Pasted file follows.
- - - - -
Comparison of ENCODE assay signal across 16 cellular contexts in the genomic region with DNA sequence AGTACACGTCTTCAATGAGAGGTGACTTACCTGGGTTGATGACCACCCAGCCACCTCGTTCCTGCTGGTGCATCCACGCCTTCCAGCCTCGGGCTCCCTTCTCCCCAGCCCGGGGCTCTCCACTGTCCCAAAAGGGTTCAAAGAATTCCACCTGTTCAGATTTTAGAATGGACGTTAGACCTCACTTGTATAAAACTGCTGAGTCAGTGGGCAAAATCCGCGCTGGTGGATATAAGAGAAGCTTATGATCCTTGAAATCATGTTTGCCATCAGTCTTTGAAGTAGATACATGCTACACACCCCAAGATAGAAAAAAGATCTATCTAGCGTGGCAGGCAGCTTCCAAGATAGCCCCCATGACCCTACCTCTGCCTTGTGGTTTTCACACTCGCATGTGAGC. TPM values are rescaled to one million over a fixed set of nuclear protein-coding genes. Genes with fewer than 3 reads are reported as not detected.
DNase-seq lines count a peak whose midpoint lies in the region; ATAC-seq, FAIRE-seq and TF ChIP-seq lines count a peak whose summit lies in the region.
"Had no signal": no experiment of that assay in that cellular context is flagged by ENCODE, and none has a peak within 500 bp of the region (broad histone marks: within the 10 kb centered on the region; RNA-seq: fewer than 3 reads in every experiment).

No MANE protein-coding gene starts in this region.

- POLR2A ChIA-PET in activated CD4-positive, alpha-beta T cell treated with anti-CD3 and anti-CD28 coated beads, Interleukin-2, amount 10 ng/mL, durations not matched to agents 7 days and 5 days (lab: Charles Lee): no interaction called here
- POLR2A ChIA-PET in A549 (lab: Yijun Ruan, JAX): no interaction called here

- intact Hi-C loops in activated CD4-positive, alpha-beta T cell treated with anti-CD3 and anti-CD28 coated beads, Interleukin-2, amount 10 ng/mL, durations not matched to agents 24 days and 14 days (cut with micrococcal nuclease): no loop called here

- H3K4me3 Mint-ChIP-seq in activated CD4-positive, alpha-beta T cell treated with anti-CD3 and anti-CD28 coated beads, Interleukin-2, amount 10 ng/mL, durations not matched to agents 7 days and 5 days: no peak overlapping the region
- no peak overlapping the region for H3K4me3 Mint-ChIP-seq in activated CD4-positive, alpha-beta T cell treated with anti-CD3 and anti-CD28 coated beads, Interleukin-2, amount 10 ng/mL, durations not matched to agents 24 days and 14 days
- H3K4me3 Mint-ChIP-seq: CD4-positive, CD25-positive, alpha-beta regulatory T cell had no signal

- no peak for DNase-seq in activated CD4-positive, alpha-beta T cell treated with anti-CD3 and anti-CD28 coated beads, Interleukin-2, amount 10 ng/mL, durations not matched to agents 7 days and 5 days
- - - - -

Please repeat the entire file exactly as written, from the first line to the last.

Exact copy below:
Comparison of ENCODE assay signal across 16 cellular contexts in the genomic region with DNA sequence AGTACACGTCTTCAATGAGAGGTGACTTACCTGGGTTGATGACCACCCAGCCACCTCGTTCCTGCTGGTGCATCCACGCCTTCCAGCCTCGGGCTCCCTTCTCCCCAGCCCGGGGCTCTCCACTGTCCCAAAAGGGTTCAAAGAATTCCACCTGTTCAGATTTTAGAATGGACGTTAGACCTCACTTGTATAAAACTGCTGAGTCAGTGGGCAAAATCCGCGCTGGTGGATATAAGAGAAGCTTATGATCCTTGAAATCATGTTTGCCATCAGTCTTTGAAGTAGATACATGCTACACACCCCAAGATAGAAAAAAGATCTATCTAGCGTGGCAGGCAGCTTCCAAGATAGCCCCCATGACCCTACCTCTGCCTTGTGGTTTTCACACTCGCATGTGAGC. TPM values are rescaled to one million over a fixed set of nuclear protein-coding genes. Genes with fewer than 3 reads are reported as not detected.
DNase-seq lines count a peak whose midpoint lies in the region; ATAC-seq, FAIRE-seq and TF ChIP-seq lines count a peak whose summit lies in the region.
"Had no signal": no experiment of that assay in that cellular context is flagged by ENCODE, and none has a peak within 500 bp of the region (broad histone marks: within the 10 kb centered on the region; RNA-seq: fewer than 3 reads in every experiment).

No MANE protein-coding gene starts in this region.

- POLR2A ChIA-PET in activated CD4-positive, alpha-beta T cell treated with anti-CD3 and anti-CD28 coated beads, Interleukin-2, amount 10 ng/mL, durations not matched to agents 7 days and 5 days (lab: Charles Lee): no interaction called here
- POLR2A ChIA-PET in A549 (lab: Yijun Ruan, JAX): no interaction called here

- intact Hi-C loops in activated CD4-positive, alpha-beta T cell treated with anti-CD3 and anti-CD28 coated beads, Interleukin-2, amount 10 ng/mL, durations not matched to agents 24 days and 14 days (cut with micrococcal nuclease): no loop called here

- H3K4me3 Mint-ChIP-seq in activated CD4-positive, alpha-beta T cell treated with anti-CD3 and anti-CD28 coated beads, Interleukin-2, amount 10 ng/mL, durations not matched to agents 7 days and 5 days: no peak overlapping the region
- no peak overlapping the region for H3K4me3 Mint-ChIP-seq in activated CD4-positive, alpha-beta T cell treated with anti-CD3 and anti-CD28 coated beads, Interleukin-2, amount 10 ng/mL, durations not matched to agents 24 days and 14 days
- H3K4me3 Mint-ChIP-seq: CD4-positive, CD25-positive, alpha-beta regulatory T cell had no signal

- no peak for DNase-seq in activated CD4-positive, alpha-beta T cell treated with anti-CD3 and anti-CD28 coated beads, Interleukin-2, amount 10 ng/mL, durations not matched to agents 7 days and 5 days